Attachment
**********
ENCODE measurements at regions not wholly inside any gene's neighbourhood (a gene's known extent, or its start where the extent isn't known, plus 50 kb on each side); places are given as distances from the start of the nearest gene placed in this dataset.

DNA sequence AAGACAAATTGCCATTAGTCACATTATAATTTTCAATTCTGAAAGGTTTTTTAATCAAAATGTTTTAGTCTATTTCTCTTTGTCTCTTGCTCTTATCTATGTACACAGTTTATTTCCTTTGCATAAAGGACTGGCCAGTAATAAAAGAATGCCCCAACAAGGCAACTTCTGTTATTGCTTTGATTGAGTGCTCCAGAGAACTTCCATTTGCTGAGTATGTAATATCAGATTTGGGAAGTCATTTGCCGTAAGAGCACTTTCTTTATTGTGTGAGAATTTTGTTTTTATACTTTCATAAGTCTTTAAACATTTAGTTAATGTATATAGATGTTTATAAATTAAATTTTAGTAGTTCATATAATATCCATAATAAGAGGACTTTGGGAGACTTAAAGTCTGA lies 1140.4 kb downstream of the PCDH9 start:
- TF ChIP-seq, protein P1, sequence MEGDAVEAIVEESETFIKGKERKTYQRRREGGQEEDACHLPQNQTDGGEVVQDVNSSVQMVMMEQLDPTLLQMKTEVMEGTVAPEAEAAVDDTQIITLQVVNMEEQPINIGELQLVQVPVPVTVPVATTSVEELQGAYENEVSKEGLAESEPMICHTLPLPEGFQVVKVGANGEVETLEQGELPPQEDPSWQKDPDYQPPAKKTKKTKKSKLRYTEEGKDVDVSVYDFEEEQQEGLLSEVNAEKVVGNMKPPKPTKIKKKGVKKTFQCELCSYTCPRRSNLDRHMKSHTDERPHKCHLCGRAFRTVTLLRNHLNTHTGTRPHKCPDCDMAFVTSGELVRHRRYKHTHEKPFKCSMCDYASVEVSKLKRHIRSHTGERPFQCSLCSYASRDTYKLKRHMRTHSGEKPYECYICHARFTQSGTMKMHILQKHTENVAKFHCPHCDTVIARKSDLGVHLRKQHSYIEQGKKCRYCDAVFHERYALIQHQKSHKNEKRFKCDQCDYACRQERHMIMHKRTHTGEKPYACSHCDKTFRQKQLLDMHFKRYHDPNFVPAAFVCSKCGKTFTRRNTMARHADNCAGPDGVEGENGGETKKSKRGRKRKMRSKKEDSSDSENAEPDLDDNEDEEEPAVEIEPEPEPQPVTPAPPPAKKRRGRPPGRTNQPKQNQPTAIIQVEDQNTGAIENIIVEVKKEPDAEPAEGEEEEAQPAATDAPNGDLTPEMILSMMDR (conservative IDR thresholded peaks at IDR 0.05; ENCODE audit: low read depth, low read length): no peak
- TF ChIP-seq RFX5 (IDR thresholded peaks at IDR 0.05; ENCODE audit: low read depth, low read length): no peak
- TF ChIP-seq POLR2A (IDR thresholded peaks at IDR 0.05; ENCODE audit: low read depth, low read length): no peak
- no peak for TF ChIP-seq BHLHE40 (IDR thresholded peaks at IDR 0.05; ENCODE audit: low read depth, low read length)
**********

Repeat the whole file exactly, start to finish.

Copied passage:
ENCODE measurements at regions not wholly inside any gene's neighbourhood (a gene's known extent, or its start where the extent isn't known, plus 50 kb on each side); places are given as distances from the start of the nearest gene placed in this dataset.

DNA sequence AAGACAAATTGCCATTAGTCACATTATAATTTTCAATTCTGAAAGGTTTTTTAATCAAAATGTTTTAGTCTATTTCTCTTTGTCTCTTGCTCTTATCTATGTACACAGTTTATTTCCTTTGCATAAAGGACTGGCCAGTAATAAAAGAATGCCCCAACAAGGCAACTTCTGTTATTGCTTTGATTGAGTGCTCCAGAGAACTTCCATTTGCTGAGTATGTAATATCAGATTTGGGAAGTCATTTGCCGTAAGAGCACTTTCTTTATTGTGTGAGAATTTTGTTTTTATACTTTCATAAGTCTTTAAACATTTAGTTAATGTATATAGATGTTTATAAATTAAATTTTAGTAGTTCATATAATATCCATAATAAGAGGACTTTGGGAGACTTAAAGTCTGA lies 1140.4 kb downstream of the PCDH9 start:
- TF ChIP-seq, protein P1, sequence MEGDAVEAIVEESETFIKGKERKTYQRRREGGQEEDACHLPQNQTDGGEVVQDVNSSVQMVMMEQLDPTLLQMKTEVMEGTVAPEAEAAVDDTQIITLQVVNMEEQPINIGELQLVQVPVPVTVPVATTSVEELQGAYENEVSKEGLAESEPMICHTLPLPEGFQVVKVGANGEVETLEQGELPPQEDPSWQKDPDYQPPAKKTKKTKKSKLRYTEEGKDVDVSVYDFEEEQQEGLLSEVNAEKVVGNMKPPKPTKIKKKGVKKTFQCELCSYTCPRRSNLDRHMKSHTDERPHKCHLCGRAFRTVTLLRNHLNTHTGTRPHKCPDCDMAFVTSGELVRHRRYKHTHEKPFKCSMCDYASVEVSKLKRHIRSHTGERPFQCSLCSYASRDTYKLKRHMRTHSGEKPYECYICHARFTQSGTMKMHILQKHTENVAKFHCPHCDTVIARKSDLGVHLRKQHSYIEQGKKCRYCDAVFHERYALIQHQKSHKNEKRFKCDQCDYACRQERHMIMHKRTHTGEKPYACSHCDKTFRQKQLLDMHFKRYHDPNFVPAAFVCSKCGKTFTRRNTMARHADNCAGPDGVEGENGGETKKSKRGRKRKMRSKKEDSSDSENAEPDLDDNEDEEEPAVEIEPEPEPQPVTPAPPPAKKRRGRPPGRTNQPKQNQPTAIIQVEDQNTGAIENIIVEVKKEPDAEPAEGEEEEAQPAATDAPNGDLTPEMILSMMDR (conservative IDR thresholded peaks at IDR 0.05; ENCODE audit: low read depth, low read length): no peak
- TF ChIP-seq RFX5 (IDR thresholded peaks at IDR 0.05; ENCODE audit: low read depth, low read length): no peak
- TF ChIP-seq POLR2A (IDR thresholded peaks at IDR 0.05; ENCODE audit: low read depth, low read length): no peak
- no peak for TF ChIP-seq BHLHE40 (IDR thresholded peaks at IDR 0.05; ENCODE audit: low read depth, low read length)